Data analytics is a common term these days, yet most organisations still rely most heavily on standard business reporting.
Even before currency was commonplace, business owners kept ledgers. The first recorded balance sheet was one created by an Italian Monk, Luca Pacioli, sometime during the late 1400s, and around the same time, an inspirational character called Benedetto Cotrugli wrote a text outlining the benefits of having a double-entry system for book-keeping. (Click here for a history lesson)
While the methods with which we produce reports has changed dramatically, the principle and focus remains. Quills and parchment may have been replaced by pixels and PDFs, but balance sheets still balance.
So what exactly is reporting?
Reporting is a method of organising and summarising data in a structured and accepted way; a way that provides the reader with information through which they can infer knowledge.
Let’s consider a balance sheet. It presents the data held in a company ledger in a standard and accepted format. It’s a common report in any business, a standard report in all accounting packages, and usually follows the same structure – regardless of how many zeros appear after the dollar signs.
Reading and understanding a balance sheet requires knowledge and familiarity with the report. Once you possess these skills, the balance sheet can give you the majority of information that you need to know about the financial health of a business.
The same principle applies to all reporting. Reports are designed to provide information on a very specific topic, or to answer specific questions. They essentially convert data into information, which allows the user to convert that information into knowledge.
How does reporting differ from analytics?
Analytics, by contrast, allows the user to dig into a reporting layer and see the available information from a non-standard perspective.
Again, let’s consider the balance sheet.
If this information is presented as an interactive report – one which allows the user to filter, sort and drill into – then the value of this report increases exponentially.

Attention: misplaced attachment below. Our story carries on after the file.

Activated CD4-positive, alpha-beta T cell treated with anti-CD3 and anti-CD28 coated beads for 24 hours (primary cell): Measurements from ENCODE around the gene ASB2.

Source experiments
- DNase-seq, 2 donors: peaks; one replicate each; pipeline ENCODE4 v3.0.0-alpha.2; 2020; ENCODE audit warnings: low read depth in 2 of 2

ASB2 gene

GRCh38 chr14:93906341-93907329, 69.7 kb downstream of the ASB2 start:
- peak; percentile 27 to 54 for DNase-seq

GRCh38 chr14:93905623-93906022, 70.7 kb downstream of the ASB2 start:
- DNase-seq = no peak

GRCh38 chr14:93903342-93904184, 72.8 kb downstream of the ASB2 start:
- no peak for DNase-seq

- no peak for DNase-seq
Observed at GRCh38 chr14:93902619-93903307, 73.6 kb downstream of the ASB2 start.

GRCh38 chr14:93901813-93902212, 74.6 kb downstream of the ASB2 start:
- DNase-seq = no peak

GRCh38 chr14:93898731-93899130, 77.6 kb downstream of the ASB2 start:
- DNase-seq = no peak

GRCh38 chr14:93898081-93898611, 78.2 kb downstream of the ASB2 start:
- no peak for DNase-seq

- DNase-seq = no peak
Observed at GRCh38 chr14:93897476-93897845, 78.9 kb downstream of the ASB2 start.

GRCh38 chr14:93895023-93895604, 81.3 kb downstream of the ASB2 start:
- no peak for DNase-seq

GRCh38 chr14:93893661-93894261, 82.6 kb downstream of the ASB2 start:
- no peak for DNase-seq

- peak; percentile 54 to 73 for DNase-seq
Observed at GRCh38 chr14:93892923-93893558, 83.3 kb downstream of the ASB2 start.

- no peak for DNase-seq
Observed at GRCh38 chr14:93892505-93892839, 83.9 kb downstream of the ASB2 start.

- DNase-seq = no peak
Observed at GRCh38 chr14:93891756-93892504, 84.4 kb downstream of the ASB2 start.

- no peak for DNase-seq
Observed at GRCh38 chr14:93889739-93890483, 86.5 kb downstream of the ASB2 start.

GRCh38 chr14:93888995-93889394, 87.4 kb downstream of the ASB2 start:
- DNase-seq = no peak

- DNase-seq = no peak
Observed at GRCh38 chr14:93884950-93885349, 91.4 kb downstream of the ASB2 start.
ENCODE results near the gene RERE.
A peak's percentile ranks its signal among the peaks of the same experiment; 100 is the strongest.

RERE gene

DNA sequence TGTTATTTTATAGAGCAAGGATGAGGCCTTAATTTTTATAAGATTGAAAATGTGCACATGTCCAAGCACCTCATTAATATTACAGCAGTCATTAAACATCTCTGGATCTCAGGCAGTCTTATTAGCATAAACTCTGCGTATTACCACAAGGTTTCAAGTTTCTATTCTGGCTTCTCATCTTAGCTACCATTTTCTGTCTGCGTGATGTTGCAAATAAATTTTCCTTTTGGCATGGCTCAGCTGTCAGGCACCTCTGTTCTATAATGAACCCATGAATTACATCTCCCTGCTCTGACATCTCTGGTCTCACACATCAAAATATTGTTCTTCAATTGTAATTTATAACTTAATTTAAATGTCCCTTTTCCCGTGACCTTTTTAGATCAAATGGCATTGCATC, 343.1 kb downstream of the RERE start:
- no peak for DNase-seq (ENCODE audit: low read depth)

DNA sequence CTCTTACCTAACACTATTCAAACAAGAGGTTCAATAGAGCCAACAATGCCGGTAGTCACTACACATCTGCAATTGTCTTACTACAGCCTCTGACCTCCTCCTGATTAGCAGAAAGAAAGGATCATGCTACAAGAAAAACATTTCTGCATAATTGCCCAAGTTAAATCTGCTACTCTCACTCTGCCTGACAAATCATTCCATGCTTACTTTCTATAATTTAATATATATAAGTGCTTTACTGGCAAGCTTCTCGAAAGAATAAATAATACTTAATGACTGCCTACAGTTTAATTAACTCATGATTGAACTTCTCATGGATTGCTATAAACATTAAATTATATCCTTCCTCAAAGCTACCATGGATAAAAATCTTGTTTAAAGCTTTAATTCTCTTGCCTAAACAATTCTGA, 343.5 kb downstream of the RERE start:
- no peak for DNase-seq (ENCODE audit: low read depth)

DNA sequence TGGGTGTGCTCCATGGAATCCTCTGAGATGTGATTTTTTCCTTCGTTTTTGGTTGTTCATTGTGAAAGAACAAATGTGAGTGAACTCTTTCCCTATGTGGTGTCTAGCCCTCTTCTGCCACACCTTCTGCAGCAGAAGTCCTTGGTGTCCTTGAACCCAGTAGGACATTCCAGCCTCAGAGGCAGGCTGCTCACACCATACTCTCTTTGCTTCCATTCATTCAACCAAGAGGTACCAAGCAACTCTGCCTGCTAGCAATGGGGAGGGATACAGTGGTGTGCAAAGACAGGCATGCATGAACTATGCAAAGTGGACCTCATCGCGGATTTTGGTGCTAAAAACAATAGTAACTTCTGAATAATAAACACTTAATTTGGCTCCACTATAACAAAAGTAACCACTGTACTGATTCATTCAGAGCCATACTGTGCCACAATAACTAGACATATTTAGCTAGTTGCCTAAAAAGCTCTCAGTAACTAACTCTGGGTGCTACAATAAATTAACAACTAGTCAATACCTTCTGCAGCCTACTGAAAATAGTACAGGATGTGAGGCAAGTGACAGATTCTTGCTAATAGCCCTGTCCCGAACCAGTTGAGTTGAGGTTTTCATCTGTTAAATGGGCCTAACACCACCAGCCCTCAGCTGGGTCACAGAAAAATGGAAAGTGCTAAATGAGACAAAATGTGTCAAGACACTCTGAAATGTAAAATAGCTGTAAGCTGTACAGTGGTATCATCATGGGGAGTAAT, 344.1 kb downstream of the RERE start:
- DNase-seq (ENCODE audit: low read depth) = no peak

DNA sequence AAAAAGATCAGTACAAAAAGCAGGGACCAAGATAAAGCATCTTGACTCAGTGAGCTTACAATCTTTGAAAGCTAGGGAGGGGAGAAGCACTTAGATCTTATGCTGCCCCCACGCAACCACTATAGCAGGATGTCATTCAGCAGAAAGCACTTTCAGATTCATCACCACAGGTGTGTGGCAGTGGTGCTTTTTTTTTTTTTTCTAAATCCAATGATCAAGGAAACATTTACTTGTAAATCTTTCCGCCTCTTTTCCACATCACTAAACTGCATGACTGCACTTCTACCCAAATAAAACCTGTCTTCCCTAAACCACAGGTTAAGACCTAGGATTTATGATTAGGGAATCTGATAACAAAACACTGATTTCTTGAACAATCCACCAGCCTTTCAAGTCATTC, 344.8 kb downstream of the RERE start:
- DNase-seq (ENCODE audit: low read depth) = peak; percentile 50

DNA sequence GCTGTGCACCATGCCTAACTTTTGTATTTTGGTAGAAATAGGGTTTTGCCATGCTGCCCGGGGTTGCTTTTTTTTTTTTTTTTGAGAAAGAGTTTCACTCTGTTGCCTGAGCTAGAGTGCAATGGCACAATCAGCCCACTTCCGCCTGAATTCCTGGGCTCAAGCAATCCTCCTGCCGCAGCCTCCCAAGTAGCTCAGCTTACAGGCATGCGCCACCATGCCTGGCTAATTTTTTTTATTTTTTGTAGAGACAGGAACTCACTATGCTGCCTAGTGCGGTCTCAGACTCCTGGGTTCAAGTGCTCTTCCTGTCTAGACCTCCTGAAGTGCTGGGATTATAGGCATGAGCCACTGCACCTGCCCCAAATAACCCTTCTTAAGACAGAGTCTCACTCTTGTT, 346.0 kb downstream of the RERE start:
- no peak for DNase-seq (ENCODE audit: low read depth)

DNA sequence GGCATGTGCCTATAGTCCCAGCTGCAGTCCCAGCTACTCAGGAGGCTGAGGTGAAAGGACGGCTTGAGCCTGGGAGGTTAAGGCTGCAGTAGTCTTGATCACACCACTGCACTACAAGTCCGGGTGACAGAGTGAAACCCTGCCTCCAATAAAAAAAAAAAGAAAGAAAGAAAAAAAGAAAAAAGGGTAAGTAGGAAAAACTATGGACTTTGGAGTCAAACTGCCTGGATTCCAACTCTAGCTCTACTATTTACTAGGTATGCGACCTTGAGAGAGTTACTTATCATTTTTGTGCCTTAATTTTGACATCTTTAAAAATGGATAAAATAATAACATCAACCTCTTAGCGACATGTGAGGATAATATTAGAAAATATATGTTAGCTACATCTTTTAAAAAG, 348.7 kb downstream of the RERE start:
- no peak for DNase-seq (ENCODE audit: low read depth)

An analytics dashboard presents data in a standard structured way, and also allows the user to question it. This means they can dig into a specific cost category, region or period of time, and examine the underlying data. They can look at aggregate trends as well as the micro trends, and can dig as deep as they need to in order to answer any questions they may already have.
With analytics, users aren’t shackled by a standard reporting structure, which can be immensely valuable. Instead, the user receives data with a specific context which casts the information as knowledge and offers a far wider view.
Another advantage of analytics is the ability to blend together different data sources to create much richer insights, which can lead to far more informed decision making.
So should we all be embracing analytics?
On the data transformation spectrum, reporting gets us only so far:
By enabling deeper, more interpretative findings, analytics can lead to much richer and more valuable insight. Reporting can give you the answers – providing you have the right questions. However, analytics gives you the tools to ask the right questions in the first place.
While reporting has formally been around for 600 years, Data Analytics is relatively new. It will take off very soon and the question is, are you ready?
Both business reporting and Data Analytics are essential in business but both are very different.
You need business reporting. You can’t live without analytics!
Trust me, I’m a Data Scientist